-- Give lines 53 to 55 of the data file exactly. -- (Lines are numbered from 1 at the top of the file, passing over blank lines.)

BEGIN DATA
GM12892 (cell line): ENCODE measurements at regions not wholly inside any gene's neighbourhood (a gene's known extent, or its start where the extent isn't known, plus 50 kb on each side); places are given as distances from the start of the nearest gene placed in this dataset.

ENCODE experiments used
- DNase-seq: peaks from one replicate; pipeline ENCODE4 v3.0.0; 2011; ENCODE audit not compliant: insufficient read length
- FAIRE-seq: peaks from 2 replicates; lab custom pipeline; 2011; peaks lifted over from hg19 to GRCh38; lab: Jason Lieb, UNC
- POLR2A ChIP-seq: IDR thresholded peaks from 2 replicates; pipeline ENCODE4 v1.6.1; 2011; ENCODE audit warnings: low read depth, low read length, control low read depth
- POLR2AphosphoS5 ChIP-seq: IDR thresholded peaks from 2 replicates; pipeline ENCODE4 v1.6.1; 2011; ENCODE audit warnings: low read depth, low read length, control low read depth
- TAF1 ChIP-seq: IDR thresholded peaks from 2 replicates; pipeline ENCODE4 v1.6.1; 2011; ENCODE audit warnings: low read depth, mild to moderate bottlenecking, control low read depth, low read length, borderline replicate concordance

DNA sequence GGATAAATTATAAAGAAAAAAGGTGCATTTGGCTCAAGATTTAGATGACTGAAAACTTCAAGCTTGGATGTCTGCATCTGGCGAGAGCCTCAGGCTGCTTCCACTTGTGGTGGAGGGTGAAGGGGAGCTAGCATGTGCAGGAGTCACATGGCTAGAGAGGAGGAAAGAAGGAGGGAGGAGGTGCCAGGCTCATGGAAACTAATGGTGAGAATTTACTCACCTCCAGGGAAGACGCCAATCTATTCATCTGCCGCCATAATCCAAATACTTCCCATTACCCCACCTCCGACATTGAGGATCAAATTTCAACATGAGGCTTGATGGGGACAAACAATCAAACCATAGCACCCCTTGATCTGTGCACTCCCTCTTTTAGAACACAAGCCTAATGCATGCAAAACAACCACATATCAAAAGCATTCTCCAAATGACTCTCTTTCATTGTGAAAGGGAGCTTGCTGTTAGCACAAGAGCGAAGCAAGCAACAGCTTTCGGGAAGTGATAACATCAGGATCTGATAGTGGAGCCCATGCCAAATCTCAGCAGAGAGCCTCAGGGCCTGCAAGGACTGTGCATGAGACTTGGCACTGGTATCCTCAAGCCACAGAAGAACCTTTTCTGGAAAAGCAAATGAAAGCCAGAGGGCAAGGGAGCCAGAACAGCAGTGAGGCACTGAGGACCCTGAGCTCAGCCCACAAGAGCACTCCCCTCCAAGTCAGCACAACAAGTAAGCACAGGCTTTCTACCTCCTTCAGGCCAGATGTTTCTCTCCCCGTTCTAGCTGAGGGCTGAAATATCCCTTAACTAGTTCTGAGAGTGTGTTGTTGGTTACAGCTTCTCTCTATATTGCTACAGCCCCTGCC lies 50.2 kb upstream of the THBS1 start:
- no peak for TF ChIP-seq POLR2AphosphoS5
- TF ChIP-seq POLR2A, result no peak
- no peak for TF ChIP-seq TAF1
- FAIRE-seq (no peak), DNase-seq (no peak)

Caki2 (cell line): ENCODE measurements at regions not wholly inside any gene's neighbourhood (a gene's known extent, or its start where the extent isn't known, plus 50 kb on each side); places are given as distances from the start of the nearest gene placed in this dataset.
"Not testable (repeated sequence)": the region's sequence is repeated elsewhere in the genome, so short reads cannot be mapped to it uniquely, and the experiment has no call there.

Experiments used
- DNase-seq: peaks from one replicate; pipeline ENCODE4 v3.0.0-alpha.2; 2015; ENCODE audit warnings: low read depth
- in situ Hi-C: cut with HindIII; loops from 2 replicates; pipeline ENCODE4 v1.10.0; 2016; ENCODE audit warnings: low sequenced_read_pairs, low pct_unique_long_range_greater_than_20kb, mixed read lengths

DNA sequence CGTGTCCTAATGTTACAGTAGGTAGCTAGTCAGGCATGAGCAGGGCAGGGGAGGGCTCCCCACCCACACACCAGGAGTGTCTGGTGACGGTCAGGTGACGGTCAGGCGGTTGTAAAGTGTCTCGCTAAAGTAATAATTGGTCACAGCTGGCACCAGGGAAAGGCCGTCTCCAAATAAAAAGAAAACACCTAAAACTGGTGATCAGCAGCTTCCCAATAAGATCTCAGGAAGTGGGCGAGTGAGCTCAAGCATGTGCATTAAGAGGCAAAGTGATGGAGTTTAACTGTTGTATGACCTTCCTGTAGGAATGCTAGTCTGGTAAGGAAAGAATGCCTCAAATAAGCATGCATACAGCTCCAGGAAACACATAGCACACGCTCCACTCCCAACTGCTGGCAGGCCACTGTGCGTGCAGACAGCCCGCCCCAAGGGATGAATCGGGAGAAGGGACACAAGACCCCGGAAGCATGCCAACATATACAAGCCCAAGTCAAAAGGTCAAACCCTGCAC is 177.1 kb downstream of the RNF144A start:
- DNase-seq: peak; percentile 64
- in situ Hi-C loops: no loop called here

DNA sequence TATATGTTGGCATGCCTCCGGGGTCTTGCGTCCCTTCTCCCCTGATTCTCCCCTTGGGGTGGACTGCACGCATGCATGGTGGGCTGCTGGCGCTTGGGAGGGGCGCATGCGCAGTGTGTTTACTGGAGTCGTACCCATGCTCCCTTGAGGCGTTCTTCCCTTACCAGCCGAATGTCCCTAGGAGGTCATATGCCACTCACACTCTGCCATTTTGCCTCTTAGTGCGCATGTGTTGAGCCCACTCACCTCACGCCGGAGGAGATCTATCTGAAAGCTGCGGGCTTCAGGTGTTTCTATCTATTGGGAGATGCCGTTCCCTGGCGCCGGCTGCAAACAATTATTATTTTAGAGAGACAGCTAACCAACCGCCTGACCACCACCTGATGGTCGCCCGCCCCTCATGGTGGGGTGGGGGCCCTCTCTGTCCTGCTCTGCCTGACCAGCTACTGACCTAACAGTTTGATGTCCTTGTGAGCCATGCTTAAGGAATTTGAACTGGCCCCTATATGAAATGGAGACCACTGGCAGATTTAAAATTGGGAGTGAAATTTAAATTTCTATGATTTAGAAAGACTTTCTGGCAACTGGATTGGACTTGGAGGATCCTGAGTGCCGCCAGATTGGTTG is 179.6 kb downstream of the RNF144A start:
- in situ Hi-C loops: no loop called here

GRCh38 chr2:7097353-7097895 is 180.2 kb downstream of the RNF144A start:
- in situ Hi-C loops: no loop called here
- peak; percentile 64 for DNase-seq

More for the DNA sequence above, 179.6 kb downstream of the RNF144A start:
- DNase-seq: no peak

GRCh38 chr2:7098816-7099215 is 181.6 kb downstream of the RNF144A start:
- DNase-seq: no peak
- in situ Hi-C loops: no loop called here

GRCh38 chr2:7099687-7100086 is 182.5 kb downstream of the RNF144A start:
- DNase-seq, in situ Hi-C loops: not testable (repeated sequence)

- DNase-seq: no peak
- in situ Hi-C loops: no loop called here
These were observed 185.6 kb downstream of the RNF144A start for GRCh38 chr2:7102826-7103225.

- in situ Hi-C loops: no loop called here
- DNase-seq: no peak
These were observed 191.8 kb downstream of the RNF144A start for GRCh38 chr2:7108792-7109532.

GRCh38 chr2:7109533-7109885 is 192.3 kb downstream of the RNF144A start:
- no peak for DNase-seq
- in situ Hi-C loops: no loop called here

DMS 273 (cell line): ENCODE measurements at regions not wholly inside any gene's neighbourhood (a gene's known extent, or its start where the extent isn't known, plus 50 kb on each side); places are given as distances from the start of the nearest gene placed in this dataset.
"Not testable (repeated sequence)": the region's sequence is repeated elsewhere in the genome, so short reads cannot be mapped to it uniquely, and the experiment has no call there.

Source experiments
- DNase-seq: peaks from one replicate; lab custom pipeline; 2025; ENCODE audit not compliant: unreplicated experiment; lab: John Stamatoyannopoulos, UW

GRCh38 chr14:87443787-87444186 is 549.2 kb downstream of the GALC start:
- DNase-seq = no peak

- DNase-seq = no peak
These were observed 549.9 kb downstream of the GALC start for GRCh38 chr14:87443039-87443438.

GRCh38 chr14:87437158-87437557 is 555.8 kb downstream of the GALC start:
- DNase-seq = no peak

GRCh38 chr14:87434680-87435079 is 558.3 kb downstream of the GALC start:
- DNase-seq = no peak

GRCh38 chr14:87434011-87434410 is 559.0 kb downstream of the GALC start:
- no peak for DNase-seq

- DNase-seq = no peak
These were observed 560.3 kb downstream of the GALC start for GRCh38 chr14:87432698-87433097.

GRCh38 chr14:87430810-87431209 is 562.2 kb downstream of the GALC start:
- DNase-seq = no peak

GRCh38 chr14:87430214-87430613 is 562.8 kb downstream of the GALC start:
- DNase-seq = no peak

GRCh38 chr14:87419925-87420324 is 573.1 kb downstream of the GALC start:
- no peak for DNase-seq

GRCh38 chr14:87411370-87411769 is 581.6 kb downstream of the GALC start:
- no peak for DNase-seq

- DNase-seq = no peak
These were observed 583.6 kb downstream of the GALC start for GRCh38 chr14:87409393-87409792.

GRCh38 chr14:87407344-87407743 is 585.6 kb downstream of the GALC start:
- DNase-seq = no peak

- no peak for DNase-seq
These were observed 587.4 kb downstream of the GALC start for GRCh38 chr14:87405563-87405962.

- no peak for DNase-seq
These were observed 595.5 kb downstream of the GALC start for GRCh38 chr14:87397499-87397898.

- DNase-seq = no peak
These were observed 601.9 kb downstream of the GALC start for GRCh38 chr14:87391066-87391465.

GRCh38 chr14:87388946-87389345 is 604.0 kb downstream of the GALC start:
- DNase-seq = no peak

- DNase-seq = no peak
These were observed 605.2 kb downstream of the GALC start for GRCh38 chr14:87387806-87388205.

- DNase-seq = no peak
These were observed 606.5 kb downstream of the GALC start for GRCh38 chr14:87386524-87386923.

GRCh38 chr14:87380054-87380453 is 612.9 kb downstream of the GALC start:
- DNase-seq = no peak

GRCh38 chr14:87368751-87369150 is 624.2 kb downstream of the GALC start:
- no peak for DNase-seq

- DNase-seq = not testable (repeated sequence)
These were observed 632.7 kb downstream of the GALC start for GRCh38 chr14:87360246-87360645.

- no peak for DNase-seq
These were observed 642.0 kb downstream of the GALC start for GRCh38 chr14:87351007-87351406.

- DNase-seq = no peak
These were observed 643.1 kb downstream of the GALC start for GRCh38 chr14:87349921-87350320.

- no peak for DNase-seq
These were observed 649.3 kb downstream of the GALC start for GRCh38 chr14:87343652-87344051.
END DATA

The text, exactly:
- DNase-seq = no peak

GRCh38 chr14:87434011-87434410 is 559.0 kb downstream of the GALC start:
- no peak for DNase-seq